Fishing 'The Bay'

By Steve Huber - April 1, 1999
My friend Gil and I discovered "The Bay" last summer. I don't know what took so long, I mean, it's not like it's a tiny, easily overlooked piece of water. It's a 30,000 acre bay on a little lake...Lake Superior. I guess it's because when I think "Great Lakes", I think fishing, more accurately trolling for trout and salmon.

What many people don't realize is that there is a fantastic "cool water" fishery and that's it's easily accessable. You have to keep a sharp eye on the weather but it is fishable from most angler's boats. Caution is definately the watchword here as the "Bay" can and does whip up fast. There is quite a population of large walleye, as well as northern pike, but what intrigued me the most was the smallmouth bass fishing. You see, Chequomegon Bay, near Ashland, Wisconsin is chock full of 17" to 22" smallmouth bass.

This water is being managed for trophy fish, pike under 26" are to be released and only one per day is allowed to be kept. The smallmouth season is catch and release only until the third Saturday in June and then only one fish is allowed and that MUST BE OVER 22 INCHES!! That's right, 22 inches, we're talking about releasing 5 pound fish!! But don't despair, when we were there, we caught so many big bass that we didn't even mind slipping 4 pounders over the side. Where else can you go and have a legitimate shot at a 6 to 8 pound smallmouth?

The first time we fished the "Bay", it was much shallower than we expected it, much of the water is in the five to ten foot depth range. Along much of the shoreline, you'll have to go 100 yards or more from shore before you'll find water deeper than 3 feet. There are several rivers that flow into the bay, carrying red clay and silt, making the water darker than I would have thought. Casting, trolling and live bait rigging all work here. It doesn't matter what type of fishing you prefer, if you take an intelligent approach to this water, you'll catch fish. Spinnerbaits, especially silver and chartreuse seem to work well, as do smelt imitating twitch baits.

In the spring, the fish will be shallow, scattered and very catchable. 3 to 5 pound bass abound and I guarantee you, when conditions are right, your arms will wear out before the fish stop. It isn't unusual to catch 100 to 150 smallies in a day! It's a topwater fanatic's paradise. Even though much of the water is colored, it is still clear enough for sight fishing. Rebel Pop R's, standard Rapalas and Zara Spooks work well. What a thrill to watch a hog smallie stalk your lure and blow up on it!! But when a front hits, you'll have to back out and work for them a little bit.

If you can find deeper water with cover, you'll find the bass. In this area, it's not hard to find. Around Ashland, there are numerous pilings, leftover from the days when ore freighters plied these waters. Talk about ready-made fish structure. The water is deep, with the necessary protection that the bass desire. It is simple to work a Lindy Rig along the pilings, keeping an eye on the locator. Slowly work the boat along these edges and if a concentration of fish is noted, vertical jig it with a simple round head jig and Berkely Power Grub. The smallies really like this combo and you'll pick up the bonus walleye.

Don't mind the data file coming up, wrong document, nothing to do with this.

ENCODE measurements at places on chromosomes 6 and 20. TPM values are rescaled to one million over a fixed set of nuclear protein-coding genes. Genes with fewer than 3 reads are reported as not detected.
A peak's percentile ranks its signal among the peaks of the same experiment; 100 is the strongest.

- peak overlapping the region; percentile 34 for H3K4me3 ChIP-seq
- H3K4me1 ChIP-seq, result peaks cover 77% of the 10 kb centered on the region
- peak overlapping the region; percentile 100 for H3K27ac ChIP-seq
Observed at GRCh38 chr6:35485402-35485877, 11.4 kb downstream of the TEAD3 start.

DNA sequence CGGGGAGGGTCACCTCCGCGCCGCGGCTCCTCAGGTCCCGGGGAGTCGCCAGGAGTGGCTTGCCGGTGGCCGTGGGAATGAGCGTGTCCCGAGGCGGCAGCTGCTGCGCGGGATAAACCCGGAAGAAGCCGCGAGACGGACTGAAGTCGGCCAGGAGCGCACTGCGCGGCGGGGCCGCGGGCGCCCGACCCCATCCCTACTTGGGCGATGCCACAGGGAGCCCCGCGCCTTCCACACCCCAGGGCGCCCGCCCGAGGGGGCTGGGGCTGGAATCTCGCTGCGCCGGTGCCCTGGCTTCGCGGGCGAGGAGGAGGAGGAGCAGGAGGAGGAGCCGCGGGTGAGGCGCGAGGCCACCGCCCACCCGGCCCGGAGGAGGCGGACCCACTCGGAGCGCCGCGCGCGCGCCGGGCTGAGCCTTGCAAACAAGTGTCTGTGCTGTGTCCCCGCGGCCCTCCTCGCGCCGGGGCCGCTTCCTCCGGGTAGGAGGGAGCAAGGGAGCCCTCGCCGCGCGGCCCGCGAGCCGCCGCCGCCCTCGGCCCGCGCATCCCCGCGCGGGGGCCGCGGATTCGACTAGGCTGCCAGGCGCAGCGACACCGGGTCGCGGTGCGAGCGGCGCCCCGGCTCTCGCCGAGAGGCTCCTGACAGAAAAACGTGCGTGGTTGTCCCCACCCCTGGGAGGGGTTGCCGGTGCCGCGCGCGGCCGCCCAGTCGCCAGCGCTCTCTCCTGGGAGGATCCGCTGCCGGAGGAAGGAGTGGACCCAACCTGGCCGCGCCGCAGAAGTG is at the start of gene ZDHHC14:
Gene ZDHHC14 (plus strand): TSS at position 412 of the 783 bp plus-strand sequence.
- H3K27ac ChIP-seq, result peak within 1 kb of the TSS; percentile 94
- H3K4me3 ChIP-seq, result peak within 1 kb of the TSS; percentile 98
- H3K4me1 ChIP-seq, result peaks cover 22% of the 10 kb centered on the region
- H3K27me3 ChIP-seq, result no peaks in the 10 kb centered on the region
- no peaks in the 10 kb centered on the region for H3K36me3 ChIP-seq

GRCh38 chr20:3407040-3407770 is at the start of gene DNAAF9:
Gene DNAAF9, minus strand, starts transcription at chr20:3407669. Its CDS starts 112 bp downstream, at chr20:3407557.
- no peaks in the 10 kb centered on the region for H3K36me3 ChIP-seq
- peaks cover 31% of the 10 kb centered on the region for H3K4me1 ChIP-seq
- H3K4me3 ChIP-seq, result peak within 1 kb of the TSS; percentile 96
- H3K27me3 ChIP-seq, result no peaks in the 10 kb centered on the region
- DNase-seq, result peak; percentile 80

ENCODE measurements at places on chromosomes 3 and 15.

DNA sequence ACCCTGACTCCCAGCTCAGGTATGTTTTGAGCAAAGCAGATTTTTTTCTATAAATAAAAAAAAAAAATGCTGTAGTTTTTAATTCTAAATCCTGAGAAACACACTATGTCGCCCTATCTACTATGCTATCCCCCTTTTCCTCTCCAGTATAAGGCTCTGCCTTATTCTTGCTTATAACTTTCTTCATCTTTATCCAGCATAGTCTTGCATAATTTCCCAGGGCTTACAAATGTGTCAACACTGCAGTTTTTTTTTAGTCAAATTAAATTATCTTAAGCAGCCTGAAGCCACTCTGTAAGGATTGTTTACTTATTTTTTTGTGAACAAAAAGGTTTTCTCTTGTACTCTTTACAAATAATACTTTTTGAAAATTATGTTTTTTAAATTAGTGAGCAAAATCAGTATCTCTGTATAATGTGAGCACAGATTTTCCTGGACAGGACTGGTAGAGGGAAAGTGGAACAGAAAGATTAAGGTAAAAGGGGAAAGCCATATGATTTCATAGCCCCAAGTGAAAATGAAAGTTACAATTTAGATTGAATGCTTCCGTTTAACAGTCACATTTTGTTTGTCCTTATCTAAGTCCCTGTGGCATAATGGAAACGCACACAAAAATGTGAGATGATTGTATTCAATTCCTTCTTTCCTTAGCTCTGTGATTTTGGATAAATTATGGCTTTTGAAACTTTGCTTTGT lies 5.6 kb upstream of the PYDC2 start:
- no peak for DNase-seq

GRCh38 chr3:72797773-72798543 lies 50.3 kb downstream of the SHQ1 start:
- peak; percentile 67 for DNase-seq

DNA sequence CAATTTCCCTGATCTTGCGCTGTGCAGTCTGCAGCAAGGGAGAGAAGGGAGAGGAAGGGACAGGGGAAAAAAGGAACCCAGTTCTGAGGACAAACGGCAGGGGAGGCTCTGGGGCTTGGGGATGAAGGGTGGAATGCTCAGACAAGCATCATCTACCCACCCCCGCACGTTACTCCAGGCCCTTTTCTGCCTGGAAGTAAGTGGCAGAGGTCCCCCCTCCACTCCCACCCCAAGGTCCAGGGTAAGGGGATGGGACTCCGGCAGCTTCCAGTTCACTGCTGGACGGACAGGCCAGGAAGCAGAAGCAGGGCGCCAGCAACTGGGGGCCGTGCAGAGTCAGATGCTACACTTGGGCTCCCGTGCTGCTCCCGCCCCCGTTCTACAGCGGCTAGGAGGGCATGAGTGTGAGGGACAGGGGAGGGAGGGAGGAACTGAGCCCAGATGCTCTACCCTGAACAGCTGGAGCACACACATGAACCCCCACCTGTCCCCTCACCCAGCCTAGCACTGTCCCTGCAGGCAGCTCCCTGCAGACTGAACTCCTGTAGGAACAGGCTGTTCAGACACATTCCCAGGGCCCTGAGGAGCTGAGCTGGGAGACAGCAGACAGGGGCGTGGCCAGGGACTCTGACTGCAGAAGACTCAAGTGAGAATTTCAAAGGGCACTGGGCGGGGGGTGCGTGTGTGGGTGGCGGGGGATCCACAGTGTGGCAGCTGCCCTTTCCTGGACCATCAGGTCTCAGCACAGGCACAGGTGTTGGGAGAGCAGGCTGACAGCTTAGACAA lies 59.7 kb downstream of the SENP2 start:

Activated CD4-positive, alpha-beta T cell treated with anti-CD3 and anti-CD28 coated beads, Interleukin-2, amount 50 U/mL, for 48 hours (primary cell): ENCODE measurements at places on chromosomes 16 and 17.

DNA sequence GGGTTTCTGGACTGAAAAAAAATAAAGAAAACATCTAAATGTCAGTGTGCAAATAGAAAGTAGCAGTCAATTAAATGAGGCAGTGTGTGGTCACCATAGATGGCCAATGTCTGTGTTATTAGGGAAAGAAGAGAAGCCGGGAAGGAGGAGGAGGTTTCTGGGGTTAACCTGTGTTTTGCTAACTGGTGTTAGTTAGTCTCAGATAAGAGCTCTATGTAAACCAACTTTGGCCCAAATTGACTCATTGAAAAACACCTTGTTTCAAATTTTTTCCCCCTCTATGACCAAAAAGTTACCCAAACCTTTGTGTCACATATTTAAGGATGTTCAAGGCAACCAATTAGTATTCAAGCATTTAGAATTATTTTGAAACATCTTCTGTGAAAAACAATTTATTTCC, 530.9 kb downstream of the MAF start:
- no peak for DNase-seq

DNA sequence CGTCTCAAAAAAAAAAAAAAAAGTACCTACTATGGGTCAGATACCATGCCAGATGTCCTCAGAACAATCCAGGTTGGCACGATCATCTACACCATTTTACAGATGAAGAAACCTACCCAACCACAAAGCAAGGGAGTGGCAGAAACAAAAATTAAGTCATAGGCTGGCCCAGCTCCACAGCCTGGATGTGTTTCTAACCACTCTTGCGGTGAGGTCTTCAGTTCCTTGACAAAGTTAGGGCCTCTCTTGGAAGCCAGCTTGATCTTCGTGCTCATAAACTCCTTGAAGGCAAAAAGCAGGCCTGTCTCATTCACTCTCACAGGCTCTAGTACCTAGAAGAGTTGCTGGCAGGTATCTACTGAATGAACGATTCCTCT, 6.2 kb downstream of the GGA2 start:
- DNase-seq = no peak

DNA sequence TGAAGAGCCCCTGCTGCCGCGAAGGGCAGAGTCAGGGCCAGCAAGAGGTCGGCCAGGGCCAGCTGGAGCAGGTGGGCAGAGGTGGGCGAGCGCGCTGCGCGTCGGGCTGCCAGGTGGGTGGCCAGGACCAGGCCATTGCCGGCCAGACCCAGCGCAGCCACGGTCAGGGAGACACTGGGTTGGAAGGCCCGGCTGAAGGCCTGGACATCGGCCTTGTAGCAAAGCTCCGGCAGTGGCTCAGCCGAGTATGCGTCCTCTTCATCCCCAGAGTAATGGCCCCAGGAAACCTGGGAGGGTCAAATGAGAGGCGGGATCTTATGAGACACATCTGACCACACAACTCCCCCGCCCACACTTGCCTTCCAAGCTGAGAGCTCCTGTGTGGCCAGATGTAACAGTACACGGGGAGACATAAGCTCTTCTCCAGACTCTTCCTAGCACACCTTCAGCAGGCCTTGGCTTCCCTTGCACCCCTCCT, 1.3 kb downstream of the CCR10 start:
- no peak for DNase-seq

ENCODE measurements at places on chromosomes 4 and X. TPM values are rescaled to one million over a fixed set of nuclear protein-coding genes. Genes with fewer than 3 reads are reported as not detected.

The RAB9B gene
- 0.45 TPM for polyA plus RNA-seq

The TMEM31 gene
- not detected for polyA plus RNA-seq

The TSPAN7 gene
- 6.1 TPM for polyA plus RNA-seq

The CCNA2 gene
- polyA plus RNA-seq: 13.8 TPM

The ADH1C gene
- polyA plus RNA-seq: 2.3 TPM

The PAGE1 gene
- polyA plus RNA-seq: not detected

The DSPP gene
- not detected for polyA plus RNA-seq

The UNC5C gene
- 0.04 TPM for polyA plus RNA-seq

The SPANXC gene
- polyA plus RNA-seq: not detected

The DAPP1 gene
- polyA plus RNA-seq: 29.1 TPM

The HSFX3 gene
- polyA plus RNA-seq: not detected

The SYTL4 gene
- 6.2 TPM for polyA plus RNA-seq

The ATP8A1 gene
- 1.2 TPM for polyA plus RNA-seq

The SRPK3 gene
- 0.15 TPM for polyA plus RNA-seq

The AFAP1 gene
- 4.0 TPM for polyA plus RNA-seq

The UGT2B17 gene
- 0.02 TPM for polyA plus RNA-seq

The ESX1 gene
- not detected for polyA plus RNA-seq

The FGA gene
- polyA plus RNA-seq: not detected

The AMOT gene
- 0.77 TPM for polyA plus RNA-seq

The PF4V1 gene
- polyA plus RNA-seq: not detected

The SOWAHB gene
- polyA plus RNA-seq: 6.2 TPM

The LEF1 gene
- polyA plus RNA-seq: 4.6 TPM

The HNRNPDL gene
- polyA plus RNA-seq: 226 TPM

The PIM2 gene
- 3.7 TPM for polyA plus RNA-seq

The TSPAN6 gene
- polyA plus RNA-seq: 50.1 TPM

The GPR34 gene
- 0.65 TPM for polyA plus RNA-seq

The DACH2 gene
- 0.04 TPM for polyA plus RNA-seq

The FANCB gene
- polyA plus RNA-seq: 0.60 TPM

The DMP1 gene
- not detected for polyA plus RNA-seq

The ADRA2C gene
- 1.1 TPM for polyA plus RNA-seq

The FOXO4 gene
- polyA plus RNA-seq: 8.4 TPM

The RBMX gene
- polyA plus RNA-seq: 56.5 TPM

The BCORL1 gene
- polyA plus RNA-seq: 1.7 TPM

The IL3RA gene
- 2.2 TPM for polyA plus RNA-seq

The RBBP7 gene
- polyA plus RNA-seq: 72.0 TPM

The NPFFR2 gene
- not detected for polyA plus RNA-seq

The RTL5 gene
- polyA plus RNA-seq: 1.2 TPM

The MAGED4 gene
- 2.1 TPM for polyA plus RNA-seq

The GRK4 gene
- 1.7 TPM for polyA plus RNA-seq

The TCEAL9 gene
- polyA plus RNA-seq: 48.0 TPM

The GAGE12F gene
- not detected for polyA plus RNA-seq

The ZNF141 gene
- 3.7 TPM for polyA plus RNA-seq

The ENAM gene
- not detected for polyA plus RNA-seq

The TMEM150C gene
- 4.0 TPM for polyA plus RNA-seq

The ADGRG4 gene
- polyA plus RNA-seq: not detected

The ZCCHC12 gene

We've fished this water in several different weather patterns and we've done well each and every time. There is a long boulder/rubble breakwall in water that ranges from 12 to 28 feet. Cast spinnerbaits up against the rocks and work them out. Smallies love to hide in the cracks and shoot out, slamming the lure. Twitched crankbaits work here too. At each end, the water seems to drop off into a hole, at these points, a jig/live bait or Power Grub combo works well as does a dragged Lindy Rig. Along the sides of the breakwall, there are large weedbeds that the northern pike love to hide in. Again, a spinnerbait worked over the tops of the weeds will reward you with a savage strike. The size of the pike here is unbelieveable!! I had one on that I know was in the twenty pound class that got off at the side of the boat and 15 minutes later, I had a strike from a pike in the 48 inch range, we're talking a pike that is pushing 30 pounds!! I was speechless (which for me is saying a lot), with trembling knees, I reeled in a spinnerbait that had been mauled into a stainless steel knot. I might just go back this summer with my musky tackle and concentrate on big "gators".

Speaking of tackle, standard walleye/bass tackle will handle most everything that you'll run into, just make sure that the line is fresh and the drag works. Believe me, with these smallmouth, the drag on your reel will definately get a work out. These guys just never give up.

So give Chequomegon Bay a try this year, just remember, The Bay is not forgiving, watch the weather and at the first sign of heavy wind or storms, get the &*$^% off the water.

If you try "The Bay", or would like to...give me a call or an e-mail, I'd like to hear from you.

Until next time, see ya.

Author Steve Huber

Steve Huber
Steve Huber, an avid angler with over 35 years of experience (man, he's old) is one of the few multi-species guides in the Rhinelander area. He's been operating G & S Guide Service for 8 years now and loves to fish for Muskies, Northern Pike, Largemouth/Smallmouth Bass and the occasional Walleye (in no particular order). A person who loves to see others succeed, he's an educator while on the water and when he's not teaching you something, he'll regale you with tales of adventures and mis-adventures gleaned from his years on the water. If you liked this article, you can check out Steve's web site at http://www.herefishyfishy.com.